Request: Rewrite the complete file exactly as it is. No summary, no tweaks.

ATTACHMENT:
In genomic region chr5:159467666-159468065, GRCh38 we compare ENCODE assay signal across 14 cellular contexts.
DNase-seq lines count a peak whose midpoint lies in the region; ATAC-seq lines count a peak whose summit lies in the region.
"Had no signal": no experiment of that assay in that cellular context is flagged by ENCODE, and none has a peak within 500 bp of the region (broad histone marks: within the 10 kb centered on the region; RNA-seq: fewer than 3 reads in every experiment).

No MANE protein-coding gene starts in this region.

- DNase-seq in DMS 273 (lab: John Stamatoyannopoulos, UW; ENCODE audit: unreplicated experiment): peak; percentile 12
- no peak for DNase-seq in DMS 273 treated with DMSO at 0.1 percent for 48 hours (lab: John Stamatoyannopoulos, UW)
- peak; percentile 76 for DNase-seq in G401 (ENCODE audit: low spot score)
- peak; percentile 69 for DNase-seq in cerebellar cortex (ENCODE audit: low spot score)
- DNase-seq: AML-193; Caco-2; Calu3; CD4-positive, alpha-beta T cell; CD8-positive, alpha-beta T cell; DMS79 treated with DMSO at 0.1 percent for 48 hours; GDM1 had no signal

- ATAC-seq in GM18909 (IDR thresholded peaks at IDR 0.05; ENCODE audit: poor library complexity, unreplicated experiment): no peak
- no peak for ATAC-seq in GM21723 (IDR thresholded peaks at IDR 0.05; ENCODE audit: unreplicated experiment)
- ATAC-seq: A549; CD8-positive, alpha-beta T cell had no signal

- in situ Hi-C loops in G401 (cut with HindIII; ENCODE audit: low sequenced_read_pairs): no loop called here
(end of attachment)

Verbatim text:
In genomic region chr5:159467666-159468065, GRCh38 we compare ENCODE assay signal across 14 cellular contexts.
DNase-seq lines count a peak whose midpoint lies in the region; ATAC-seq lines count a peak whose summit lies in the region.
"Had no signal": no experiment of that assay in that cellular context is flagged by ENCODE, and none has a peak within 500 bp of the region (broad histone marks: within the 10 kb centered on the region; RNA-seq: fewer than 3 reads in every experiment).

No MANE protein-coding gene starts in this region.

- DNase-seq in DMS 273 (lab: John Stamatoyannopoulos, UW; ENCODE audit: unreplicated experiment): peak; percentile 12
- no peak for DNase-seq in DMS 273 treated with DMSO at 0.1 percent for 48 hours (lab: John Stamatoyannopoulos, UW)
- peak; percentile 76 for DNase-seq in G401 (ENCODE audit: low spot score)
- peak; percentile 69 for DNase-seq in cerebellar cortex (ENCODE audit: low spot score)
- DNase-seq: AML-193; Caco-2; Calu3; CD4-positive, alpha-beta T cell; CD8-positive, alpha-beta T cell; DMS79 treated with DMSO at 0.1 percent for 48 hours; GDM1 had no signal

- ATAC-seq in GM18909 (IDR thresholded peaks at IDR 0.05; ENCODE audit: poor library complexity, unreplicated experiment): no peak
- no peak for ATAC-seq in GM21723 (IDR thresholded peaks at IDR 0.05; ENCODE audit: unreplicated experiment)
- ATAC-seq: A549; CD8-positive, alpha-beta T cell had no signal

- in situ Hi-C loops in G401 (cut with HindIII; ENCODE audit: low sequenced_read_pairs): no loop called here